On 26 January 2024, the European Union updated its Frequently Asked Questions on Russian sanctions regarding public procurement issues. The FAQ are released  to help the public accurately interpret and implement EU legislation regarding Russian sanctions.

The following are clarifications found in the EU’s most recent FAQ update:

in accordance with the Article 5k of Council Regulation 833/2014, any public procurement contract involving Russian participation comprising 10% or more of the contract value must be terminated. All public buyers are required to verify if they have entered into any public contract surpassing the EU public procurement thresholds. Public buyer should also assess the potential for Russian involvement in any public or concession contract falling within the purview of public procurement, and ascertain if these contracts are subject to restrictive measures.  As regulated by the Article 5k of Regulation 833/2014, it is prohibited to award or execute any public or concession contract falling within the scope of EU public procurement directives with:

(a) a Russian national, an individual with Russian residence, or a legal person established in Russia;

(b) a legal entity in which more than 50% of proprietary rights are directly or indirectly owned by a Russian entity; or

(c) a natural or legal person, acting on behalf of or under the direction of the aforementioned entity, including subcontractors, suppliers or entities whose capabilities are relied upon in the public procurement, and whose work contributions represent more than 10% of the contract value.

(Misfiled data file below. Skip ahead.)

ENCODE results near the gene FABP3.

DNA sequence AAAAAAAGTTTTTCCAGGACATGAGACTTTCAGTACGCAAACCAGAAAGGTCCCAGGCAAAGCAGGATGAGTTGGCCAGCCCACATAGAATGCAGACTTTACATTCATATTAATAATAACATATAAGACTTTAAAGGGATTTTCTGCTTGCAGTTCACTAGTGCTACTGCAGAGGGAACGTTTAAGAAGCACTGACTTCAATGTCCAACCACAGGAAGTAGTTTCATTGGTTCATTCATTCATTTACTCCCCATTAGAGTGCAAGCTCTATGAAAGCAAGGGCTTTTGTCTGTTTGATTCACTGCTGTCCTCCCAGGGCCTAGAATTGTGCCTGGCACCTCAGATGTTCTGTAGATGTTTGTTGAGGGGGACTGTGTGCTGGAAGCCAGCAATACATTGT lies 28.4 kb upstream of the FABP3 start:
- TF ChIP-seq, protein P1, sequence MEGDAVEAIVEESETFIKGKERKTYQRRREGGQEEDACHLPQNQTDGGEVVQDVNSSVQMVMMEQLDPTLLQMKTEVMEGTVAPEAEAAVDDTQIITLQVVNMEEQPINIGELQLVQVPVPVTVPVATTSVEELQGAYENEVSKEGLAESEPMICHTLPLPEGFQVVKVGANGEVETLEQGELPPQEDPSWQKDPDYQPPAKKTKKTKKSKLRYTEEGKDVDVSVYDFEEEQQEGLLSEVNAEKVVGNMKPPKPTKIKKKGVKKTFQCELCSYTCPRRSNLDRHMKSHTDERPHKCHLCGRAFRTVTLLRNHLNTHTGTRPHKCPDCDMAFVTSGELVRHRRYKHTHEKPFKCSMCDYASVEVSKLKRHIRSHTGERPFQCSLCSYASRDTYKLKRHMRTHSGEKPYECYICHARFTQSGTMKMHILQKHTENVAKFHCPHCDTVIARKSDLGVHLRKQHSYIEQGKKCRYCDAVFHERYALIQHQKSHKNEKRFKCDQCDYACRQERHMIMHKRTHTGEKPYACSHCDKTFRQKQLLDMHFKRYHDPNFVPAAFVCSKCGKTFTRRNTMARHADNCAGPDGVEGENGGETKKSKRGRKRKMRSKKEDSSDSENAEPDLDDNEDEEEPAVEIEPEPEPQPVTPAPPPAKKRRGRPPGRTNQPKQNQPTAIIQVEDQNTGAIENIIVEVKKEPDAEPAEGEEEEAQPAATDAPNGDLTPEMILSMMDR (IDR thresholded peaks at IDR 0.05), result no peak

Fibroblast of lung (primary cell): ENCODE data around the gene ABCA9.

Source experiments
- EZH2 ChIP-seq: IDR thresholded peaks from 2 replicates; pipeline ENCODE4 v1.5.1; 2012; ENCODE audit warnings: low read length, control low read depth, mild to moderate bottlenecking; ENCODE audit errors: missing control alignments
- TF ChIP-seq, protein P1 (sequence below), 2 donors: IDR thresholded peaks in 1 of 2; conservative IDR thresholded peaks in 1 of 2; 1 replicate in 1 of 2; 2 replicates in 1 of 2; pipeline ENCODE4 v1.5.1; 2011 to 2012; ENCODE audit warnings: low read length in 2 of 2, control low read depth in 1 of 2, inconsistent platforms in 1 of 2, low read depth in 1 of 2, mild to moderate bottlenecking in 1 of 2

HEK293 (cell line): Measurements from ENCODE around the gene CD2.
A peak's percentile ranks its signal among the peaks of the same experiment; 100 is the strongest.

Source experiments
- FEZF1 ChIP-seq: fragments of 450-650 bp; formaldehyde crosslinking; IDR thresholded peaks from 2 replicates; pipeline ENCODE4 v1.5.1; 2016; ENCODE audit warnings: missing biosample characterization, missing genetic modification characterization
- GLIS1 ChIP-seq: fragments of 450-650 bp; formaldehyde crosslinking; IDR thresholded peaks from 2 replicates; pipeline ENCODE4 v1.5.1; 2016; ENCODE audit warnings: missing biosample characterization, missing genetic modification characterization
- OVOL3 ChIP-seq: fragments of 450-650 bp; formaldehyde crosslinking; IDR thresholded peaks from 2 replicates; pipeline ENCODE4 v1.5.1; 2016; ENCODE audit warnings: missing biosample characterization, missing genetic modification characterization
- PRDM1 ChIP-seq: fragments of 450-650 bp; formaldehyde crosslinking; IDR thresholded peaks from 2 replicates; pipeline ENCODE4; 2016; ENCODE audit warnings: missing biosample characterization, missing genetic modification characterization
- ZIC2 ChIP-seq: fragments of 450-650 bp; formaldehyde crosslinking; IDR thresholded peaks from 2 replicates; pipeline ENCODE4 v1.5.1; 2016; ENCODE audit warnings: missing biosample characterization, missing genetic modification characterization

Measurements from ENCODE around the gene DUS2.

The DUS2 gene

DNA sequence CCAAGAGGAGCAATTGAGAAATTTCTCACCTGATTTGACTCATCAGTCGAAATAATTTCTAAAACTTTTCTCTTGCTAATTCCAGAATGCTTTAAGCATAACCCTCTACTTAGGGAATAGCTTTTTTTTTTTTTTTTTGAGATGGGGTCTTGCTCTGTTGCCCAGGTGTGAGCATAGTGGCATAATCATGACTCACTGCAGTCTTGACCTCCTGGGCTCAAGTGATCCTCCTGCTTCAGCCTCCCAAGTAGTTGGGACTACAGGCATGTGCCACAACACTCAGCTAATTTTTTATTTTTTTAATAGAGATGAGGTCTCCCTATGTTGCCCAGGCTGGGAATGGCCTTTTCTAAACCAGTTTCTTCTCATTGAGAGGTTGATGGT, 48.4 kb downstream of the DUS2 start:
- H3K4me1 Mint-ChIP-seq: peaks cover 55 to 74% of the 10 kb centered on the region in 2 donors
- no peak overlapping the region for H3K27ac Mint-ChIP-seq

Exceptions may be authorized by authorities solely for essential goods or services, the operation of diplomatic and consular missions, among other circumstances.

The updated FAQ additionally recommend that subcontractors be required, in writing, to verify that they have not engaged Russian parties for the contract. Specifically, it proposes that that all public buyers ask their (sub-) contractors to sign the following statement verifying the absence of Russian involvement:

I declare under honour that there is no Russian involvement in the contract of the company I represent exceeding the limits set in Article 5k of Council Regulation (EU) No 833/2014 of 31 July 2014 concerning restrictive measures in view of Russia’s actions destabilising the situation in Ukraine.

In particular I declare that: (a) the contractor I represent (and none of the companies which are members of our consortium) is not a Russian national, or a natural or legal person, entity or body established in Russia; (b) the contractor I represent (and none of the companies which are members of our consortium) is not a legal person, entity or body whose proprietary rights are directly or indirectly owned for more than 50 % by an entity referred to in point (a) of this paragraph; (c) neither I nor the company represent is a natural or legal person, entity or body act on behalf or at the direction of an entity referred to in point (a) or (b) above, (d) there is no participation of over 10 % of the contract value of subcontractors, suppliers or entities whose capacities the contractor I represent relies on by entities listed in points (a) to (c).